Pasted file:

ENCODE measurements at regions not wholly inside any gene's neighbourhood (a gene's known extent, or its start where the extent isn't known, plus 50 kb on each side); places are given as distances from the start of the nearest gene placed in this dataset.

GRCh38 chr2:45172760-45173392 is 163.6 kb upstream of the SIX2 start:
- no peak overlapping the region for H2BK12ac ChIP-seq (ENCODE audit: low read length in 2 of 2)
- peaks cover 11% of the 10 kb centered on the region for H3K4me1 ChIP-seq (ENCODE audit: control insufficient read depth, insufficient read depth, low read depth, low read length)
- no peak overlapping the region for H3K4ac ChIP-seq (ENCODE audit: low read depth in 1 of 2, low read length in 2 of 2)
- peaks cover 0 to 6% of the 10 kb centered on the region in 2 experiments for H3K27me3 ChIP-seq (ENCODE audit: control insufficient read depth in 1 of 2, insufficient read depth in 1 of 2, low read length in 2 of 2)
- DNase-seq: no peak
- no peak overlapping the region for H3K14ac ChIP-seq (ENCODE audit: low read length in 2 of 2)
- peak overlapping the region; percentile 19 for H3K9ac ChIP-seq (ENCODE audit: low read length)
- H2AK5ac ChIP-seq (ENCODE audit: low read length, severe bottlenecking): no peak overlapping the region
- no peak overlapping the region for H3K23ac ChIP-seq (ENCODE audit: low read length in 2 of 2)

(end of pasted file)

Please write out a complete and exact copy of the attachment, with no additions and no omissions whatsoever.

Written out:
ENCODE measurements at regions not wholly inside any gene's neighbourhood (a gene's known extent, or its start where the extent isn't known, plus 50 kb on each side); places are given as distances from the start of the nearest gene placed in this dataset.

GRCh38 chr2:45172760-45173392 is 163.6 kb upstream of the SIX2 start:
- no peak overlapping the region for H2BK12ac ChIP-seq (ENCODE audit: low read length in 2 of 2)
- peaks cover 11% of the 10 kb centered on the region for H3K4me1 ChIP-seq (ENCODE audit: control insufficient read depth, insufficient read depth, low read depth, low read length)
- no peak overlapping the region for H3K4ac ChIP-seq (ENCODE audit: low read depth in 1 of 2, low read length in 2 of 2)
- peaks cover 0 to 6% of the 10 kb centered on the region in 2 experiments for H3K27me3 ChIP-seq (ENCODE audit: control insufficient read depth in 1 of 2, insufficient read depth in 1 of 2, low read length in 2 of 2)
- DNase-seq: no peak
- no peak overlapping the region for H3K14ac ChIP-seq (ENCODE audit: low read length in 2 of 2)
- peak overlapping the region; percentile 19 for H3K9ac ChIP-seq (ENCODE audit: low read length)
- H2AK5ac ChIP-seq (ENCODE audit: low read length, severe bottlenecking): no peak overlapping the region
- no peak overlapping the region for H3K23ac ChIP-seq (ENCODE audit: low read length in 2 of 2)